The moment he'd laid eyes on it, Kaito had disliked every stroke of paint upon the canvas. It hadn't been particularly hideous or even all that unusual—just the image of a young woman standing on the edge of a lake with water so blue it reminded him of sapphires, and he had seen some vey high quality sapphires in his time. In fact, from an aesthetic standpoint, it had been a very beautiful painting. But something about it had just rubbed him the wrong way, the odd stillness of the water perhaps or the expression on her face—turned just enough away so that you couldn't quite make it out. Somehow…somehow, he got the feeling that he wouldn't like the way she smiled.

But he digressed. What had happened after that? He'd gotten the painting easily and left the house, choosing a route different from the one everyone else thought he'd be taking—because of course, a good thief never really gave away his secrets—and he'd almost reached his destination when…when what?

Then something unexpected had happened, something like suddenly walking into a dream. Because he'd dropped from a rooftop into an alleyway only to turn and see her—the same woman who stood in the painting, he was sure of it—standing at the mouth of the alley with her back to him. And she had turned and smiled at him, and everything went dark.

He'd been right. He hadn't liked that smile one bit.

So then the question was, where was he now? Had she…had the painting somehow brought him here?

Hmm, somehow, he felt like he should be more shocked by this. But he was still riding high on adrenaline. He was in a museum at night after hours where he wasn't supposed to be. Yes, he'd definitely missed this. In any case, first thing was first. He had to get out of here and figure out what the hell was going on so he could find a way back to some place he recognized and home.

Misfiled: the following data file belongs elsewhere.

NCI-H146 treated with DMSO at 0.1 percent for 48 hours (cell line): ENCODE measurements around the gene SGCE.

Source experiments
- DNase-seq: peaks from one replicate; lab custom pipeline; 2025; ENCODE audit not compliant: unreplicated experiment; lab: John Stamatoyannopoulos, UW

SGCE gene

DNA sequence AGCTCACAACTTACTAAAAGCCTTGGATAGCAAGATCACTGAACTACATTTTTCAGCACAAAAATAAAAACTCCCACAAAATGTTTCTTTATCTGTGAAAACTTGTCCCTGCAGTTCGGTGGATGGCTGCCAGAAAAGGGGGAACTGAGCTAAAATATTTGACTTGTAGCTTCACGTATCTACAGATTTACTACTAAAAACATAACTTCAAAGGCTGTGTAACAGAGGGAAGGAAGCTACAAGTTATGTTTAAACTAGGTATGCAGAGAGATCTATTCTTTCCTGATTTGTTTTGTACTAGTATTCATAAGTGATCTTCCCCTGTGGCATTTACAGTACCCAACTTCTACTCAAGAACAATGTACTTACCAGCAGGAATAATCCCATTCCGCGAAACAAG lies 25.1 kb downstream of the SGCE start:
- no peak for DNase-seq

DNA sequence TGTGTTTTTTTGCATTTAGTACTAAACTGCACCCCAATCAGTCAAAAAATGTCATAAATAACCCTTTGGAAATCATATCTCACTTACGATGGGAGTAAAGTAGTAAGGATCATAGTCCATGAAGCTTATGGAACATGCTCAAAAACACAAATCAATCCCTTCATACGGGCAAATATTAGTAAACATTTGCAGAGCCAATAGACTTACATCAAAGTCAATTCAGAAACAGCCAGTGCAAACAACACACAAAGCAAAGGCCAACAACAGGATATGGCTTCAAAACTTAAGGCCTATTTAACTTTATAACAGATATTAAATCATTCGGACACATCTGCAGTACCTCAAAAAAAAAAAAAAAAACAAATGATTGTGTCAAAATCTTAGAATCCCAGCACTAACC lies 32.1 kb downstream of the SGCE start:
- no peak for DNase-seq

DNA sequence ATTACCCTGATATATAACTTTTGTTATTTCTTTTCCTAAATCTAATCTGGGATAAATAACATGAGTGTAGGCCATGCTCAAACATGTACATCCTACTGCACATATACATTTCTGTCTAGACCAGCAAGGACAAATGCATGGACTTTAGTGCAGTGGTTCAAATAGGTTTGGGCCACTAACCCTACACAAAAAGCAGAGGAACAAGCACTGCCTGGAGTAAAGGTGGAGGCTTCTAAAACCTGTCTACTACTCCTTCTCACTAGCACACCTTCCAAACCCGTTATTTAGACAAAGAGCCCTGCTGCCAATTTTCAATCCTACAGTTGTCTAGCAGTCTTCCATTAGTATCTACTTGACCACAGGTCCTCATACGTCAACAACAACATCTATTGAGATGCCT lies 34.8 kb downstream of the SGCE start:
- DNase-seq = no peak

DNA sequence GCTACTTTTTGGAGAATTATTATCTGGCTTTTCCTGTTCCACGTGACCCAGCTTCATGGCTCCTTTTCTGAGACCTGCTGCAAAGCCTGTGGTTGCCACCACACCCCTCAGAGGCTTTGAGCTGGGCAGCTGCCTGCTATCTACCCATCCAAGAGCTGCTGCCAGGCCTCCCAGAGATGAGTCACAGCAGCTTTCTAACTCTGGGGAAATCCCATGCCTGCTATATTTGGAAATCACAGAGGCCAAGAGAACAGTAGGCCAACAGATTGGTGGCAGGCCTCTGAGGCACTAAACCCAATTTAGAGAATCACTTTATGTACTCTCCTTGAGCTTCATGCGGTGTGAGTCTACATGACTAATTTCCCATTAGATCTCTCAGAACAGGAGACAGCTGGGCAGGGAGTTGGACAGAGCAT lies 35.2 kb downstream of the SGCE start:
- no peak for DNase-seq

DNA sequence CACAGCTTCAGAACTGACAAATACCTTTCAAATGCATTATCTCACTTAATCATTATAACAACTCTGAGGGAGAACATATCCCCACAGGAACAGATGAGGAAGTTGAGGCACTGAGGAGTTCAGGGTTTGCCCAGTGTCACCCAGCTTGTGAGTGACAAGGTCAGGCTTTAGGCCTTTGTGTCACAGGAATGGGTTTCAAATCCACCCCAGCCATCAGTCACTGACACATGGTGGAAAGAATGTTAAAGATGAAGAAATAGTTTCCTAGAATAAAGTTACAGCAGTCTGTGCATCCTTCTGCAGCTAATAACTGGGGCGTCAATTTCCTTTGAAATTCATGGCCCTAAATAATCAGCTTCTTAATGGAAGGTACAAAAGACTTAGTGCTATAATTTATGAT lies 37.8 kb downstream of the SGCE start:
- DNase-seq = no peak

Stealing out into the open air with the ease and silence of the phantom thief he had once called himself, Kaito made his way up to the roof of one of the museum's towers. But instead of skyscrapers and blazing streetlights above streets bustling with cars and people, the city that lay spread out before him seemed to take after an older style, like a scene out of a European fairytale. The architecture sort of reminded him of Italy, but at the same time it felt off somehow, different. And then there was the fact that the security guards he'd passed on the way up had been speaking Japanese.

Shaking his head, Kaito dug his phone out of his pocket and flipped it open. It wasn't like he'd been to every place on Earth. Of course there were going to be cities he didn't recognize. And if it was a little more picturesque than he thought still existed, that was something to be enjoyed and not bothered by... Right?

"The number you have dialed is not in service. Please try again."

Kaito frowned, Well, that was odd. His phone should have worked from anywhere in the world. Unless something had happened to Shinichi's phone? Still, that should have taken him to voicemail or something. Giving his head a slight shake, he canceled the call and tried again.

"The number you have dialed is not in service. Please try again."

Slowly, Kaito shut his cell phone and leaned back against the wall, staring blankly at the cityscape stretching out below. None of the numbers in his phone were working. He couldn't reach Shinichi, couldn't reach Hakuba, couldn't reach his mother or Aoko or Hattori. He'd even given Nakamouri-keibu a try.